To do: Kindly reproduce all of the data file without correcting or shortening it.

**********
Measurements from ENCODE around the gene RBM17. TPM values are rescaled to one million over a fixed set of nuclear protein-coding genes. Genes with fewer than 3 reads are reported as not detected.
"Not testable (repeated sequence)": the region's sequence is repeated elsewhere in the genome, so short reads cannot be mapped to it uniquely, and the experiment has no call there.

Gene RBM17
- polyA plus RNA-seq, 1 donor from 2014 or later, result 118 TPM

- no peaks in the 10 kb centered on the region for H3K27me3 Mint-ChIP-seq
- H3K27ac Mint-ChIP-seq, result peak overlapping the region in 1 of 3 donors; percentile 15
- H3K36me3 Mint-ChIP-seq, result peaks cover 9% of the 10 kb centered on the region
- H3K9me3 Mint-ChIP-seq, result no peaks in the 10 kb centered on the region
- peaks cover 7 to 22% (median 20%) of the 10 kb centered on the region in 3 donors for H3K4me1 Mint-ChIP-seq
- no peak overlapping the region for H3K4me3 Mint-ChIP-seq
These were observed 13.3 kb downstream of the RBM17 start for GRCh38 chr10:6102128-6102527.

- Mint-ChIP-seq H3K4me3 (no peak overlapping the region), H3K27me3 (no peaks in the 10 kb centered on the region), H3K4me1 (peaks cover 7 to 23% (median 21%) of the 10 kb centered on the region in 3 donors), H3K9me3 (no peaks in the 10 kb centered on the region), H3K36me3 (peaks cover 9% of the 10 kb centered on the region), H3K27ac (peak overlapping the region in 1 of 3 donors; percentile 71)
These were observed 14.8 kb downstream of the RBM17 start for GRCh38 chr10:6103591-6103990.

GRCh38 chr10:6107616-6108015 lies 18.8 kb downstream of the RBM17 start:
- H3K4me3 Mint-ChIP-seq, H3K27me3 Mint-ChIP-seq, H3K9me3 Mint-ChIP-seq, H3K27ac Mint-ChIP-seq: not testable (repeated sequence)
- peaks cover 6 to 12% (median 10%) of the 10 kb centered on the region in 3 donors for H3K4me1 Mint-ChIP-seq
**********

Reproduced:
Measurements from ENCODE around the gene RBM17. TPM values are rescaled to one million over a fixed set of nuclear protein-coding genes. Genes with fewer than 3 reads are reported as not detected.
"Not testable (repeated sequence)": the region's sequence is repeated elsewhere in the genome, so short reads cannot be mapped to it uniquely, and the experiment has no call there.

Gene RBM17
- polyA plus RNA-seq, 1 donor from 2014 or later, result 118 TPM

- no peaks in the 10 kb centered on the region for H3K27me3 Mint-ChIP-seq
- H3K27ac Mint-ChIP-seq, result peak overlapping the region in 1 of 3 donors; percentile 15
- H3K36me3 Mint-ChIP-seq, result peaks cover 9% of the 10 kb centered on the region
- H3K9me3 Mint-ChIP-seq, result no peaks in the 10 kb centered on the region
- peaks cover 7 to 22% (median 20%) of the 10 kb centered on the region in 3 donors for H3K4me1 Mint-ChIP-seq
- no peak overlapping the region for H3K4me3 Mint-ChIP-seq
These were observed 13.3 kb downstream of the RBM17 start for GRCh38 chr10:6102128-6102527.

- Mint-ChIP-seq H3K4me3 (no peak overlapping the region), H3K27me3 (no peaks in the 10 kb centered on the region), H3K4me1 (peaks cover 7 to 23% (median 21%) of the 10 kb centered on the region in 3 donors), H3K9me3 (no peaks in the 10 kb centered on the region), H3K36me3 (peaks cover 9% of the 10 kb centered on the region), H3K27ac (peak overlapping the region in 1 of 3 donors; percentile 71)
These were observed 14.8 kb downstream of the RBM17 start for GRCh38 chr10:6103591-6103990.

GRCh38 chr10:6107616-6108015 lies 18.8 kb downstream of the RBM17 start:
- H3K4me3 Mint-ChIP-seq, H3K27me3 Mint-ChIP-seq, H3K9me3 Mint-ChIP-seq, H3K27ac Mint-ChIP-seq: not testable (repeated sequence)
- peaks cover 6 to 12% (median 10%) of the 10 kb centered on the region in 3 donors for H3K4me1 Mint-ChIP-seq